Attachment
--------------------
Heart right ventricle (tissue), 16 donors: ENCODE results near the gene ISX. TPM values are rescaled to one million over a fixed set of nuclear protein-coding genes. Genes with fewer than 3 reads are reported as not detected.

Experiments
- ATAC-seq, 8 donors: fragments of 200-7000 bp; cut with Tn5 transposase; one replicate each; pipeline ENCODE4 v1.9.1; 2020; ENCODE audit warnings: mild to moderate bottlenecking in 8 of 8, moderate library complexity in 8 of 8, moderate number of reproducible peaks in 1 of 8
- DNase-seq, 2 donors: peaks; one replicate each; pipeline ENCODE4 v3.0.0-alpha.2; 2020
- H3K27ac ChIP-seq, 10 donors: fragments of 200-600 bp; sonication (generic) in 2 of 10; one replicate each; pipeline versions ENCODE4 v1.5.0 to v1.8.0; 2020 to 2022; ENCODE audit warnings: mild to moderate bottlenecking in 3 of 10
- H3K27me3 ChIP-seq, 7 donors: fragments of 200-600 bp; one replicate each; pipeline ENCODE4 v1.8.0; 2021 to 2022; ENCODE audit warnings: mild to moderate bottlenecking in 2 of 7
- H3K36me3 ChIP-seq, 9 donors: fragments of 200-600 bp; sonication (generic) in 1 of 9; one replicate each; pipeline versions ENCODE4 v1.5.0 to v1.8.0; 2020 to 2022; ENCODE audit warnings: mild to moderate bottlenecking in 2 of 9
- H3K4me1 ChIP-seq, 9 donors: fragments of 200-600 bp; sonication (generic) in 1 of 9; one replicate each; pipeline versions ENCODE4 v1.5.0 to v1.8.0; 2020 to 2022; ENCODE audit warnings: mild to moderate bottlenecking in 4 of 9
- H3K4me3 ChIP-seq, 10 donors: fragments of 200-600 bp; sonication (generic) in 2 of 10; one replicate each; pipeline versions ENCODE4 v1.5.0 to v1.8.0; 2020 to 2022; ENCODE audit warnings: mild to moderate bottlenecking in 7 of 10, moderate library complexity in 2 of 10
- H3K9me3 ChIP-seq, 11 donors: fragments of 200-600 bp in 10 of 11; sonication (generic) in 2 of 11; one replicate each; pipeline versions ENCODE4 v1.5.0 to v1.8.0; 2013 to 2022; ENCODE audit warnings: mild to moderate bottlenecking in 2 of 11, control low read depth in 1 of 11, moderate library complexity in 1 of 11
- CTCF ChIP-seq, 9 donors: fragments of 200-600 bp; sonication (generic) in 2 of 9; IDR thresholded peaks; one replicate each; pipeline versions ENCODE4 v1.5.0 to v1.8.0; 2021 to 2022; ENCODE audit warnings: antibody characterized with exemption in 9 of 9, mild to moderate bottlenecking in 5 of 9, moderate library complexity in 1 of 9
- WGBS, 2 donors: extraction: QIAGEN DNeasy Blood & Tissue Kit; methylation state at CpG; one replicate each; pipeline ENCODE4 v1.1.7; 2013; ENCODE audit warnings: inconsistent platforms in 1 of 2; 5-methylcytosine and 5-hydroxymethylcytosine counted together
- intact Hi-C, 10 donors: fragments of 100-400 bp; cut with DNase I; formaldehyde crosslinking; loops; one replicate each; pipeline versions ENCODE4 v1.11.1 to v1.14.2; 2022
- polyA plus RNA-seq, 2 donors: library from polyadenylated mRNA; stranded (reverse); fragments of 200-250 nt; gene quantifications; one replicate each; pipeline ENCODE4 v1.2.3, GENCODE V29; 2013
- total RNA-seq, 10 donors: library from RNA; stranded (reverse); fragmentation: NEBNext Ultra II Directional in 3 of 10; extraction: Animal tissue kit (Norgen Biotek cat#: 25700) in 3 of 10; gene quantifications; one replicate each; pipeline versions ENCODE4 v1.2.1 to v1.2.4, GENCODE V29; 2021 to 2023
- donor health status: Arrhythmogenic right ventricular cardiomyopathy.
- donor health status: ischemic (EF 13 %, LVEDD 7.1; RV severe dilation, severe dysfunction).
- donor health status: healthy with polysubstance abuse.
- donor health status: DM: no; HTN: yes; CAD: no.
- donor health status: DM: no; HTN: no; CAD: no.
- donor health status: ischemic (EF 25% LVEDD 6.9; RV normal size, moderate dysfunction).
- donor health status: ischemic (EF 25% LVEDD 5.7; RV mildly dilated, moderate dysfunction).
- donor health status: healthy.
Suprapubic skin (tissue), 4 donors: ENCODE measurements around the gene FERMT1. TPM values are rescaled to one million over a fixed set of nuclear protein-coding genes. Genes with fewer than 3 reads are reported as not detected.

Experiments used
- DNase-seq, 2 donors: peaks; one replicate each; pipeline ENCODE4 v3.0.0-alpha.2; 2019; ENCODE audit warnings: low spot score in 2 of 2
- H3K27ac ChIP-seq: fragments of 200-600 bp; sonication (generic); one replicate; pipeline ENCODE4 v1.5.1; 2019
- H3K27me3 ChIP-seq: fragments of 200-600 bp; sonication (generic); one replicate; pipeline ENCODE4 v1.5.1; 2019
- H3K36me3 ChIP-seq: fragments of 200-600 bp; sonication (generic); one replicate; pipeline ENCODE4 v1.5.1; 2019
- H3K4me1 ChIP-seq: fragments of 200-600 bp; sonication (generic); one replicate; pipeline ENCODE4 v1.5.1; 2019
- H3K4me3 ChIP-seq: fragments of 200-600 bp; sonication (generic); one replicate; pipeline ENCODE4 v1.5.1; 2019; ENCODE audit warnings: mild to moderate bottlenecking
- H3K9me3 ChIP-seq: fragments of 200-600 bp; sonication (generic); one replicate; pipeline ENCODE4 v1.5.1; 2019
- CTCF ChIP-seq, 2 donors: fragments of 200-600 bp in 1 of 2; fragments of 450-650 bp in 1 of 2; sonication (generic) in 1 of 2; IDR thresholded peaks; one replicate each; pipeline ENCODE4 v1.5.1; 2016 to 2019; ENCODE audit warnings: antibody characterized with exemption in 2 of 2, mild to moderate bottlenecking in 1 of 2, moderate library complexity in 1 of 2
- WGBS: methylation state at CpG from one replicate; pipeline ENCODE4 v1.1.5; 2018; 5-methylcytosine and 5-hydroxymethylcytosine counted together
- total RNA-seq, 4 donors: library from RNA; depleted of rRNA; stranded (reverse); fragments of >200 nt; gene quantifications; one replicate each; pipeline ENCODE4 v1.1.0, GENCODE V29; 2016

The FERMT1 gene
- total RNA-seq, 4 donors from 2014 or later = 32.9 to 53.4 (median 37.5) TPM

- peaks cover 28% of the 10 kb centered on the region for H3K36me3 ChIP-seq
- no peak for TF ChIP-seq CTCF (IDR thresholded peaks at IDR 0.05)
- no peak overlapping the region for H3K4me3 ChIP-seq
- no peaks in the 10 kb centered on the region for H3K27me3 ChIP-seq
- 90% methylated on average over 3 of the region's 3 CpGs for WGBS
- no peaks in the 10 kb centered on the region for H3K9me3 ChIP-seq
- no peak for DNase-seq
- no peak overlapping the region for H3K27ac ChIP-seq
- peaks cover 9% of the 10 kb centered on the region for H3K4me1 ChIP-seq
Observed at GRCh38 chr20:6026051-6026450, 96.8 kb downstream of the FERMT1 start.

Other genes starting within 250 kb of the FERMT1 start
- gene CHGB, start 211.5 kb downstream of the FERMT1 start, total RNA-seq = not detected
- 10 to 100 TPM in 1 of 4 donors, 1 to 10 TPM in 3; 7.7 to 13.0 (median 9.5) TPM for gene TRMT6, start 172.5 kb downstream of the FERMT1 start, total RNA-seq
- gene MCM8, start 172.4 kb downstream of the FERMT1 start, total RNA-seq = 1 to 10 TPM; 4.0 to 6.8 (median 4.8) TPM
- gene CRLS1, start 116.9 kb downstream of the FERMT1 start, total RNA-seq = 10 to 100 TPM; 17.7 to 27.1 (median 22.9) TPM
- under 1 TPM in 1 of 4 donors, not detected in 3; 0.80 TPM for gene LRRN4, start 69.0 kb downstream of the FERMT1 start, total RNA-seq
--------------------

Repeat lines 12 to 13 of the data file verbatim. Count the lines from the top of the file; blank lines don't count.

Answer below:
- WGBS, 2 donors: extraction: QIAGEN DNeasy Blood & Tissue Kit; methylation state at CpG; one replicate each; pipeline ENCODE4 v1.1.7; 2013; ENCODE audit warnings: inconsistent platforms in 1 of 2; 5-methylcytosine and 5-hydroxymethylcytosine counted together
- intact Hi-C, 10 donors: fragments of 100-400 bp; cut with DNase I; formaldehyde crosslinking; loops; one replicate each; pipeline versions ENCODE4 v1.11.1 to v1.14.2; 2022